I recently spoke with David, and he told me that he arrived at JFK Stadium in Philadelphia ten days before Live Aid would take place, looking for Bill Graham. He managed to worke his way into to the area where the stage was being built, and it was there that he spotted Mr. Graham. “That’s Bill Graham,” he said to himself, “That’s the man I came to see.” Unsurprisingly, Graham asked him who he was and what was he doing there. David explained his intentions and handed over his demo tape. A day or two later, Graham came out to the parking lot where David was camped out in his car. Graham said he liked the material, but that David’s singing and guitar playing needed work. Undeterred, David asked if he could play for him, right there in the parking lot. Graham left, but a few hours later, someone brought a prime rib dinner out to him—surely a good sign. Graham came out again, this time bringing along a reporter from Rolling Stone, and David played Bob Dylan’s “All I Really Want To Do.” Afterwards, Graham said, “I’ll get back to you.” Incredibly, David did indeed get the nod from Mr. Graham, and would kick off the U.S. edition of Live Aid. When David called Mr. Burris to tell him that it was actually happening, his music teacher didn’t believe him and advised that he see a psychiatrist. But David wasn’t delusional, and soon Mr. Burris and members of the Weinstein family were on their way to Philadelphia.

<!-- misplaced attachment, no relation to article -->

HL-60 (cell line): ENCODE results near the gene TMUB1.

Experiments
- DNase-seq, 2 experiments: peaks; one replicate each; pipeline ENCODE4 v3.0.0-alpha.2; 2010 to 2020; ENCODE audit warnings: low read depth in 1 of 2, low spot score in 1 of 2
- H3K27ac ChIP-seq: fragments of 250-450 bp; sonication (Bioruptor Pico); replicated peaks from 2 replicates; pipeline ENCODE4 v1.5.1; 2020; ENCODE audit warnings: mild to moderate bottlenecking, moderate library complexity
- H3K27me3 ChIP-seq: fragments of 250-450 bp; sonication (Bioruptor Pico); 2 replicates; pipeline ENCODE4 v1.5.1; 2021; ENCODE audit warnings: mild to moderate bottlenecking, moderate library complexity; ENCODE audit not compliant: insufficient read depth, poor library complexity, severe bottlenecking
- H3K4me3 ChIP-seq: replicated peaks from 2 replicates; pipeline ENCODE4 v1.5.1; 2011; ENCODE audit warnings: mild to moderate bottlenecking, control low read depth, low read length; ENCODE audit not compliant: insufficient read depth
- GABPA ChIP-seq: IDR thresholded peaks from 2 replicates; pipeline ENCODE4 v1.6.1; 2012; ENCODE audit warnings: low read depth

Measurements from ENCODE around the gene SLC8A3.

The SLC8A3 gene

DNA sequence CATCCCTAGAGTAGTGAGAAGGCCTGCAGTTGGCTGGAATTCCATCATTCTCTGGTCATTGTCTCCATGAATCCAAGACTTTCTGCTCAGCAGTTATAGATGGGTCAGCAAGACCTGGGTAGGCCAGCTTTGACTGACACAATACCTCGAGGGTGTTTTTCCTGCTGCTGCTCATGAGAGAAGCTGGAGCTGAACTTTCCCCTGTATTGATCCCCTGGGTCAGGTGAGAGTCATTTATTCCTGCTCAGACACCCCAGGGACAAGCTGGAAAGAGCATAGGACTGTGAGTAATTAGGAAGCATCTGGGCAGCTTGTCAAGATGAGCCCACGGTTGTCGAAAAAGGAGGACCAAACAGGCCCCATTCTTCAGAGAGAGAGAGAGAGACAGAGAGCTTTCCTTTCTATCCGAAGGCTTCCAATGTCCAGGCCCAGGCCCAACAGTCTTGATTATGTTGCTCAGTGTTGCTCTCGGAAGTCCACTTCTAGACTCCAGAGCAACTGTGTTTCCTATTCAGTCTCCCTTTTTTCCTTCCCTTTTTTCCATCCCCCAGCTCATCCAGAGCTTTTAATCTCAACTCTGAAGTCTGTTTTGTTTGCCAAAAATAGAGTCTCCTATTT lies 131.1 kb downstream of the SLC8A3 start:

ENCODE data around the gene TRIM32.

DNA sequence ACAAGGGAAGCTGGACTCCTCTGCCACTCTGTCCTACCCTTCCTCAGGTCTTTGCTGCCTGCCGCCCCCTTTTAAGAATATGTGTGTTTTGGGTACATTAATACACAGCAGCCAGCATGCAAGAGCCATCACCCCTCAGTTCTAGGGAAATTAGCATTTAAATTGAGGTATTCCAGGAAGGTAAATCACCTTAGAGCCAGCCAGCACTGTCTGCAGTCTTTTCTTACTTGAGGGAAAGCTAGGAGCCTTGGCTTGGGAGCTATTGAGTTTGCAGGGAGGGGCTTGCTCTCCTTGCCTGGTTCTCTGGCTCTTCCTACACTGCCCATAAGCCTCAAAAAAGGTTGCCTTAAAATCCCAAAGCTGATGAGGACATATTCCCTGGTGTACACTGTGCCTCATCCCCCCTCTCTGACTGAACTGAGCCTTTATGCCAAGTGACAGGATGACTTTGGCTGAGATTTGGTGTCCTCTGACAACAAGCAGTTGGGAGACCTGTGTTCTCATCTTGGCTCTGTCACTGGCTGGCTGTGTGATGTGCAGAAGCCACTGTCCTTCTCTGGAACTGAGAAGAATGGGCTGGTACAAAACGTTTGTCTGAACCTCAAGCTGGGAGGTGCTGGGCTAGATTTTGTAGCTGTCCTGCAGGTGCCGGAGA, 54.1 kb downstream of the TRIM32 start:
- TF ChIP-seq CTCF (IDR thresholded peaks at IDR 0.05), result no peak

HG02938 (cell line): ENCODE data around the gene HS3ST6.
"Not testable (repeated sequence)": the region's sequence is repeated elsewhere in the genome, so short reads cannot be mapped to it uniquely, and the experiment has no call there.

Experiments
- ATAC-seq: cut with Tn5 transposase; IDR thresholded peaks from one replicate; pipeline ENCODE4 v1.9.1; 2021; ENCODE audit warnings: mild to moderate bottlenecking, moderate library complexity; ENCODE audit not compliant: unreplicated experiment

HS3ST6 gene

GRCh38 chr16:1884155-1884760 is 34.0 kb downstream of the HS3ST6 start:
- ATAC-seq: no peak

On the morning of July 13th, Live Aid began at Wembley Stadium in London. It was 7:00 a.m. in Philadelphia, and attendees at JFK watched the concert on the mammoth screens inside the venue. David Weinstein waited in the wings for his moment to begin. He was understandably nervous. When given the two-minute warning, he was behind the stage curtain, watching people run in every direction, with photographers situated all around—it was then that he started to get overwhelmed. Fittingly, it was Bill Graham who introduced David, the first performer of the day in Philadelphia: “We thought we’d give him a shot, and let’s help make his dream come true.” With that, David came out to see a sea of faces—approximately 100,000 of them—starring back at him. At 8:51 a.m., armed with just an acoustic guitar and a harmonica, he started playing his original composition, “Interview,” but nerves got the best of him. “I came on out and just blew the whole thing (laughs).” When I say it can’t be as bad as he portrays it, he laughs again and says, “You don’t know. I’m uncomfortable just thinking about it, and I haven’t thought about it in a while.” With shaky knees, he made his way through “Interview,” selected because he felt the lyrics were pertinent (though he now wishes he played “All I Really Want To Do”), but he picked a key that didn’t really suit his voice, and during the forth or fifth stanza of this rather lengthy song, he played a bum note that still bums him out to this day. He also dropped a pick and broke a string. After less than ten minutes, it was time for David to make his leave, and he walked off stage and into history. David calls his performance “a disaster,” though he notes the crowd “reacted in a warm way,” and he was thankful then—and still is today—to Bill Graham for giving him his shot.